We provide protection and indemnity cover with other insurances for shipowners, charterers and offshore energy operators. We are S&P ‘A’ rated and one of the premier mutual P&I insurers by tonnage and membership.
Teams of marine and technical personnel provide advice and best
practices that underpin our ability to manage risks, deliver value and sustain financial security
Through offices in major hubs and a network of correspondents we cover
the globe, responding to incidents with immediate, practical advice and ongoing support to resolve matters as positively as possible.
Standard Club is a specialist marine and energy insurer known for its diverse membership, pioneering loss prevention expertise and attractive pricing.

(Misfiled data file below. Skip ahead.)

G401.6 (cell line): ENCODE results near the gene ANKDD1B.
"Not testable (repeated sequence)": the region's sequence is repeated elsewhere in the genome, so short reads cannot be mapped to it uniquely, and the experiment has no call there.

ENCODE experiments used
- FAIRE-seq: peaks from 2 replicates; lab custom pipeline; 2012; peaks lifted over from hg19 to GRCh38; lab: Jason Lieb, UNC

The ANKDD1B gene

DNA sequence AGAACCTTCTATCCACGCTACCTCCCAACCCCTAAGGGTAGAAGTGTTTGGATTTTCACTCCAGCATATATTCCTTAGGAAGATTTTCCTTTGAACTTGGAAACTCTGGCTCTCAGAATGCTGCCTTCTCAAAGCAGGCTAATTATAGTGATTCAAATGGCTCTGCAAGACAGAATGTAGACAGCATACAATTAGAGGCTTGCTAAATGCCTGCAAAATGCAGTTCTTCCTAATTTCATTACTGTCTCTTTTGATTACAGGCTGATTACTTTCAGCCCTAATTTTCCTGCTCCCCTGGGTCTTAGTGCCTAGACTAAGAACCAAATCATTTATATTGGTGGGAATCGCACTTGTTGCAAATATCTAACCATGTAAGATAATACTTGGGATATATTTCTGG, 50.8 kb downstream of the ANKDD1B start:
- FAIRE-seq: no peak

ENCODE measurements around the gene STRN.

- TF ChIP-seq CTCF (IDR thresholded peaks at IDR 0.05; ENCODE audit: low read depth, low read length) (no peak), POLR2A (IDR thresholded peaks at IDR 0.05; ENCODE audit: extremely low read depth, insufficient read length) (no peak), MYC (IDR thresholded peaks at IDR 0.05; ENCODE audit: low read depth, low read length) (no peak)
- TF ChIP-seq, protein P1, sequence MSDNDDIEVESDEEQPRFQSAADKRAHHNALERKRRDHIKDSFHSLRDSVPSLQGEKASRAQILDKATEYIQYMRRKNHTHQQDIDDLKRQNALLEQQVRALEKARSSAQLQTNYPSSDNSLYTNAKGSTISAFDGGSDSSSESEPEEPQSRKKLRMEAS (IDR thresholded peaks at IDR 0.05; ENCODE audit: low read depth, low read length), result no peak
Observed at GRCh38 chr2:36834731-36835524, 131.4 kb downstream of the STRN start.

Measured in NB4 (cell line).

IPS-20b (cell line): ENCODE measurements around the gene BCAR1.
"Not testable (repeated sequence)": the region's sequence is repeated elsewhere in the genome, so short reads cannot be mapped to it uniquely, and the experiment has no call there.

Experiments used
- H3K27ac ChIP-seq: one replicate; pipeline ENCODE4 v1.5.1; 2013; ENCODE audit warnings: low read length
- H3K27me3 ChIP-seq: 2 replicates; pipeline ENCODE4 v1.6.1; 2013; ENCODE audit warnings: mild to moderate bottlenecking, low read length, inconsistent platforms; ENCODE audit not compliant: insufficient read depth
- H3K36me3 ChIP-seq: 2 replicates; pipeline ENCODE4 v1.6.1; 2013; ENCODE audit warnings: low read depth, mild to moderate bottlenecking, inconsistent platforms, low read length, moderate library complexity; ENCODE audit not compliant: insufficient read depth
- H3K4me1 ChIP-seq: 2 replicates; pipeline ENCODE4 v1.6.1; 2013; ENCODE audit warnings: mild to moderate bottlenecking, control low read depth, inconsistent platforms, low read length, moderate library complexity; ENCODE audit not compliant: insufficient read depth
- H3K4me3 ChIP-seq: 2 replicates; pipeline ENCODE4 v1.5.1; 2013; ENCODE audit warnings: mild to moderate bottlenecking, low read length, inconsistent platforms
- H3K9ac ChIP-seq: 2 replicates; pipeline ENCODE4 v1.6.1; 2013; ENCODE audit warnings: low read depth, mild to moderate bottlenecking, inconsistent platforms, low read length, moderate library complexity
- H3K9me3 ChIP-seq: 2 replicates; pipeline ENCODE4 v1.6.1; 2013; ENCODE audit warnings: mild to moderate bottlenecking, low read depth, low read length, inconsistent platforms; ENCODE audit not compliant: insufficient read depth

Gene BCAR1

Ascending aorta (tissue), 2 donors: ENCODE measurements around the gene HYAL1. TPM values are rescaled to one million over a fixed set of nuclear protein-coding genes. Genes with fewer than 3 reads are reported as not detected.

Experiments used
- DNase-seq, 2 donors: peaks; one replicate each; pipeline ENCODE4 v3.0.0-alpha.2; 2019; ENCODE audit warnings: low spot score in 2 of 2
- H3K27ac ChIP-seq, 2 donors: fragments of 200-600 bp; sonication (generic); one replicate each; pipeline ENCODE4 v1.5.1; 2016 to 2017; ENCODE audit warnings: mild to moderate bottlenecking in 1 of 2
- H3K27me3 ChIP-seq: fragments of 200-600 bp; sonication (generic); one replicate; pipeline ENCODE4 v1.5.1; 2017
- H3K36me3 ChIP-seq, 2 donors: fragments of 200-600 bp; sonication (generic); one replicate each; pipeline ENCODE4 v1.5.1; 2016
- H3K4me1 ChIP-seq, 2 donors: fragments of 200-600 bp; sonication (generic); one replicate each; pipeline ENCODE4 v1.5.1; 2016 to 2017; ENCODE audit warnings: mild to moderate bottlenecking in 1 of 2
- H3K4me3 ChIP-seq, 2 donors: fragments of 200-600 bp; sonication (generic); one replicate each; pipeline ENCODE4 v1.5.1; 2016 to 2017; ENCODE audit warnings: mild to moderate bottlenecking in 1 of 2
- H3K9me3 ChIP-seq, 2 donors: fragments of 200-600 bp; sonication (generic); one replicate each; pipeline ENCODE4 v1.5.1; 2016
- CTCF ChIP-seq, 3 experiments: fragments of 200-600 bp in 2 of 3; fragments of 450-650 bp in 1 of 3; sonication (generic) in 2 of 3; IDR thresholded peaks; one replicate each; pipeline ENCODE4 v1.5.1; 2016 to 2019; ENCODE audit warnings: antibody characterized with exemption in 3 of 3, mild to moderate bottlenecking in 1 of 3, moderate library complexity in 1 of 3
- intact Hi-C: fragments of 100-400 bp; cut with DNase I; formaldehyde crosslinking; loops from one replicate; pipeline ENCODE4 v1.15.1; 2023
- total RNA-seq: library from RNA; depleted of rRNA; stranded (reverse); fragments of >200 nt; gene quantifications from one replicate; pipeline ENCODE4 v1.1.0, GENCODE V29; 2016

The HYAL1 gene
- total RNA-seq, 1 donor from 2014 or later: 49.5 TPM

The race to get scrubbers retrofitted on ships ahead of the second part of IMO2020 regulations (ban on the carriage of non-compliant fuels which comes into effect on 1 March 2020) may result in a significant extension of the budgeted downtime for many vessels. As ship queues for scrubber installation grow at Chinese repair yards, some members are now faced with delivery delays due to the impact of the novel coronavirus (nCoV) outbreak. The Chinese government has already extended the lunar new year holiday, but there are concerns that the workers may not return any time soon. The club has received some queries from the members concerned to check whether such situation would fall within ‘force majeure’. With the understanding the charterparty is still on-going and the vessel is temporarily in a yard to install the scrubber, the fact that the ship is in every way fit to perform the charterparty obligations, the member should have some grounds to argue that this falls within ‘force majeure’ depending on the terms of the governing charterparty. However, under the common law there is no general definition of 'force majeure' - it has the meaning given to it by the contract which governs the relationship between the parties. In determining whether the delays caused due to the ‘quarantine restrictions’ and ‘restraints of labour’ can classify as a ‘force majeure’, and whether this will become an ‘off-hire’ event or not is not so straightforward. There could be a risk for the member in breaching contractual obligations. As such, the club recommends its members to review their charterparty terms, and put the relevant parties on notice of the fact that there could be delays due to the prevailing circumstances and conditions. Members are also recommended to refer to the club's article on 'Novel Coronavirus outbreak in China' and 'IMO-2020 knowledge hub' for further guidance on these topics. Standard Club is always on hand to assist and advise its members on these topics.